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"Facebook Light" For Elderly, Dementia Patients in Works


Facebook founder Mark Zuckerberg probably never had this in mind when he came up with the phenomenally popular social network, but researchers are developing a type of “Facebook Light” for the elderly and people who have dementia. This approach will provide these individuals with a new way to maintain social contact and a better quality of life.

Social contact is critical for mental well-being

For many people, staying in touch with friends, colleagues, and relatives via cell phone, email, and Facebook along with other social media is a normal way of life. But for the elderly and individuals who have dementia—people for whom social contact and interaction is critical for mental and emotional well-being—these means of communication, particularly social media, can be too complicated to navigate.

Tone Oderud, a research scientist at SINTEF (the largest independent research organization in Scandinavia), asked “Why should elderly people be excluded from the social media, which are the communication platform of the future?” and then set out to help change it. She and her research team are developing a web-based communications application that will be easy enough for the elderly and even people with dementia to use.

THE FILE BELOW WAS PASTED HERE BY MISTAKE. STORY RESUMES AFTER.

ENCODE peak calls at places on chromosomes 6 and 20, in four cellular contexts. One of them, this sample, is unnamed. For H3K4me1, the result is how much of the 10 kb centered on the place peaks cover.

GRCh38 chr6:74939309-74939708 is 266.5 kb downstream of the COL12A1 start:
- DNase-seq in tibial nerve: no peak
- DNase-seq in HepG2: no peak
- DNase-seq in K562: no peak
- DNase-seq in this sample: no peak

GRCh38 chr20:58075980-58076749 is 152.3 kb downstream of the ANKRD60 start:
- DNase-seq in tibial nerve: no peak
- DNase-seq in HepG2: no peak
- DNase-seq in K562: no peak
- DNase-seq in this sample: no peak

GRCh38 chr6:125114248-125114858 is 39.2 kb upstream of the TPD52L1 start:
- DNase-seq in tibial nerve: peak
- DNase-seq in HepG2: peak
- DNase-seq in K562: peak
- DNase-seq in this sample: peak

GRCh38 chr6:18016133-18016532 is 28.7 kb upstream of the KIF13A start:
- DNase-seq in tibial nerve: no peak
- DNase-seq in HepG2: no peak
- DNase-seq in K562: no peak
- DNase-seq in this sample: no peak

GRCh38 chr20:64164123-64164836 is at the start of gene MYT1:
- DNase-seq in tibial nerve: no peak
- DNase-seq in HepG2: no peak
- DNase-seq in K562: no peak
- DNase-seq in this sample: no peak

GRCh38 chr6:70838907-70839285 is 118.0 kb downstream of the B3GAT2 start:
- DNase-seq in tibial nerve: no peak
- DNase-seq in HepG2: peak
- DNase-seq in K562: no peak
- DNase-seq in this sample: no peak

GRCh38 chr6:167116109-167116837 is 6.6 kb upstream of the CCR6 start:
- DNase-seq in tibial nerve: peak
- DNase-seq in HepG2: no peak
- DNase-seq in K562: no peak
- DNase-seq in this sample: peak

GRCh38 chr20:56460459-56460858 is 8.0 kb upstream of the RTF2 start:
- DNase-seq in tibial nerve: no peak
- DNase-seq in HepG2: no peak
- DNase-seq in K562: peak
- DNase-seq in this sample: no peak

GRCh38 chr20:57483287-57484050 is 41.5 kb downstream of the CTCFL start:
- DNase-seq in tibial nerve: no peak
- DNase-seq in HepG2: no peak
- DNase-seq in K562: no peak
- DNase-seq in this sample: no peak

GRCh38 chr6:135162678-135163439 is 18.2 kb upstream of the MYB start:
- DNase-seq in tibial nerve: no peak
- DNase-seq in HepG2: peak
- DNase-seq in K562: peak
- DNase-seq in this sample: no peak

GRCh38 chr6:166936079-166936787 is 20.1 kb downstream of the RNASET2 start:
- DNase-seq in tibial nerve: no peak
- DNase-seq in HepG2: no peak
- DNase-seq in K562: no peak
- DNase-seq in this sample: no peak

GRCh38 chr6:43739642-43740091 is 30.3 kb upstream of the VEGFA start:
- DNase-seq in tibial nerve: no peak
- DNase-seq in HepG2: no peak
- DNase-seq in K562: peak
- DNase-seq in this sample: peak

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The researchers believe social media like Facebook can be an effective tool to help improve the quality of life not only for the elderly and people with dementia, but for their caregivers as well. Right now, however, “the user interface is too advanced for very many people,” noted Oderud.

So far, Oderud and her group have conducted some practical testing, including “a ‘digital diary’ and a ‘scrapbook’ containing personal photos, newspaper cuttings and information found online,” Oderud explained. These experiments showed that constant, simple contact between relatives and community care services improved communication and everyone’s security, and also reduced the time caregivers needed to follow up with their relatives.

For now, “Facebook Light” hasn’t hit cyberspace. Oderud and her team are currently testing a prototype in the city of Drammen in southern Norway. She noted that “the tests have shown us that there is great potential for all in the fields of caregiving and digital communication.”